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The House Carpenter's Daughter

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The House Carpenter's Daughter album cover
Sally Ann
Which Side Are You On?
Crazy Man Michael
Diver Boy
Weeping Pilgrim
Soldier, Soldier
Bury Me Under The Weeping Willow
House Carpenter
Down On Penny's Farm
Poor Wayfaring Stranger
Album Information

Total Tracks: 11   Total Length: 50:38

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Natalie Merchant's folk: hits and misses


I should reveal my bias: I am into folk songs, especially irish originating ones such as House Carpenter. I was a bit disappointed by the sparse banjo accompaniment, skilled though it was, in House Carpenter and one of my all time favorite american folk tunes, Wayfaring Stranger. Her vocals in H.C. are excellent, as always. I did not like her version of Wayfaring Stranger which was different than the ones I have heard. Ms. Merchant does better with Crazy Man Michael, recorded in the 60's by Sandy Denny of Fairport Convention; another great female vocalist worth checking out. I really loved the song Weeping Pilgrim,: it was mellow--I confess to being a \"chick tune\" lover: broken hearts, cheesy musical hooks, harmonies (like on Weeping Pilgrim). I am less inclined towards the fast, kick up your heels bluegrass/traditional style. Buy songs, not the whole album.

They Say All Music Guide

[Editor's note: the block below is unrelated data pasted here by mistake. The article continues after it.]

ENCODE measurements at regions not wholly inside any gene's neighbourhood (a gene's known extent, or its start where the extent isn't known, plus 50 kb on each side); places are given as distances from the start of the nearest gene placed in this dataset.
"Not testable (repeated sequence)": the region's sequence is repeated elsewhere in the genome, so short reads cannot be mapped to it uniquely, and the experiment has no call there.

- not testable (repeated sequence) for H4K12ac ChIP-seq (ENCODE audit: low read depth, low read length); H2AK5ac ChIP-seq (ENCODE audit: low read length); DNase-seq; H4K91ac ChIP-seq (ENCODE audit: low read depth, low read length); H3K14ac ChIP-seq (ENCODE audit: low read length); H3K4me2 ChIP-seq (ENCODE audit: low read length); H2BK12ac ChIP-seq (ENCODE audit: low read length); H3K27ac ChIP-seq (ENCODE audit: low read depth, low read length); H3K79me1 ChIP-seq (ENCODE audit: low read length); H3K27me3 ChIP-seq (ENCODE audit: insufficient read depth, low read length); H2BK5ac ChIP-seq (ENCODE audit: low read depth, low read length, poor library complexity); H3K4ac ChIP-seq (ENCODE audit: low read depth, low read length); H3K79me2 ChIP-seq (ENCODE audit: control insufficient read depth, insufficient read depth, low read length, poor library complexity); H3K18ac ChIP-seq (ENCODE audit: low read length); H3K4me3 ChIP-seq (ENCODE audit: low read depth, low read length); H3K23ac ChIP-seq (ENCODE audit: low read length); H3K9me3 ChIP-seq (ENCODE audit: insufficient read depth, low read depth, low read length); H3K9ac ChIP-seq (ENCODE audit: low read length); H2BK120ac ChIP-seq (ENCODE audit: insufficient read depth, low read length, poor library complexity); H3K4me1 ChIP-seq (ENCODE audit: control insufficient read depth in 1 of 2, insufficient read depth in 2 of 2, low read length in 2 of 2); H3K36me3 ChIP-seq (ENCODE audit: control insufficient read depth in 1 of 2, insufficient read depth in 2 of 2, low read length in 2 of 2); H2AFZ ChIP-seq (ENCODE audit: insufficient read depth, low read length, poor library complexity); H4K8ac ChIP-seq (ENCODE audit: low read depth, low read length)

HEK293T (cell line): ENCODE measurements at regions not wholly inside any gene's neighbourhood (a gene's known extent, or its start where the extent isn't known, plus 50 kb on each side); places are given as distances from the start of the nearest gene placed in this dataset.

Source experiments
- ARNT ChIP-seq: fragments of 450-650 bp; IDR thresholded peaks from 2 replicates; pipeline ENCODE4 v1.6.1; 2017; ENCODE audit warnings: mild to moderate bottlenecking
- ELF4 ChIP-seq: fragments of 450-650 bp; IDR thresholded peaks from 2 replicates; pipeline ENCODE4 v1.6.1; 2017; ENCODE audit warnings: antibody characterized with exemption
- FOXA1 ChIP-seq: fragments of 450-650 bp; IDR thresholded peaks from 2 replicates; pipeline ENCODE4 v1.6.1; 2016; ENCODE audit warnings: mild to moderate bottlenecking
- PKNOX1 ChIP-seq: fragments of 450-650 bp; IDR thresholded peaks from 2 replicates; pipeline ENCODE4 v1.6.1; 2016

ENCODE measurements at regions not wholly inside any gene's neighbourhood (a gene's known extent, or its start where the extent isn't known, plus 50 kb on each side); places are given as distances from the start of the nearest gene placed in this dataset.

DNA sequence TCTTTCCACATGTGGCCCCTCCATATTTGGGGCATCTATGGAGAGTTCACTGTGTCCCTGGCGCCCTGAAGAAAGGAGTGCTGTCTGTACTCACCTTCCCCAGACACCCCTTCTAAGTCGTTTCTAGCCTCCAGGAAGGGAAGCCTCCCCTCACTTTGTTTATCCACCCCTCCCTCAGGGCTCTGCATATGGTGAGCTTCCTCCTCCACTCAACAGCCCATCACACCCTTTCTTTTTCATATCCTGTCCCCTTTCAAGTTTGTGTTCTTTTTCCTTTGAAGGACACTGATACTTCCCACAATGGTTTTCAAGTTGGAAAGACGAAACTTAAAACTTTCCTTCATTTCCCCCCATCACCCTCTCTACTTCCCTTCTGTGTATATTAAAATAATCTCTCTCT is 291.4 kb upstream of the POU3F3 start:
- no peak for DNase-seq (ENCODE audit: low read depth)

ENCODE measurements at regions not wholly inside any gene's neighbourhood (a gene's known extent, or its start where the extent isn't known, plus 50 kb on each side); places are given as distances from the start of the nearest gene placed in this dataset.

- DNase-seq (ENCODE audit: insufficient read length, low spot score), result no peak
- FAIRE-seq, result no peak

Striving to preserve the kinds of songs that “teach us about what we know in our hearts,” Natalie Merchant presents here 11 songs of traditional and contemporary folk music. Merchant’s handpicked song choices run the gamut of the 20th century, with seven traditional tunes and four covers. The covers are an eclectic mix: the Waterboys-esque Horseflies song “Sally Ann” (ex-Horseflies Judy Hyman and Richie Stearns provide violin and banjo throughout the album), Florence Reece’s coalminer hymn “Which Side Are You On?,” Fairport Convention’s gothic parable “Crazy Man Michael,” and the Carter Family’s love-lost weeper “Bury Me Under the Weeping Willow.” From the track listing, one would expect a somber blend of acoustic instruments and dreamy vocals, but Merchant and company kick out the folk jams more often than not, and Merchant’s bright production and energetic arrangements keep the pace lively. As befits the preservational nature of the project, Merchant’s annotated liner notes give rhyme and reason to each selection. Reading about the harrowing genesis of “Which Side Are You On?” adds a wealth of poignancy and power to its message. But that’s not to suggest that The House Carpenter’s Daughter is an overly academic work, as the material varies enough in theme, tone, and rhythm as much as any of Merchant’s preceding solo endeavors. Indeed it’s actually quite refreshing to hear Merchant’s voice consistently wrapped around a bold pedal steel guitar, a weeping fiddle, a rolling banjo, and gentle accordion undertones. Those weary of the traditional nature of the album needn’t worry much, as rock textures hover around many a corner, percolating violently on “Diver Boy” before exploding fully on the humorous jumping-rope song “Soldier, Soldier.” At turns slow, hazy, and beautiful and at other turns bounding with folk hoedowns, The House Carpenter’s Daughter is a delightful exploration of Merchant’s folk inspirations. Whether a listener is a folk newcomer or a die-hard folkie, or even a Merchant fanatic or not, this is an album bursting with delights. It proves Merchant’s liner-notes theories about the power of folk music again and again. – Tim DiGravina

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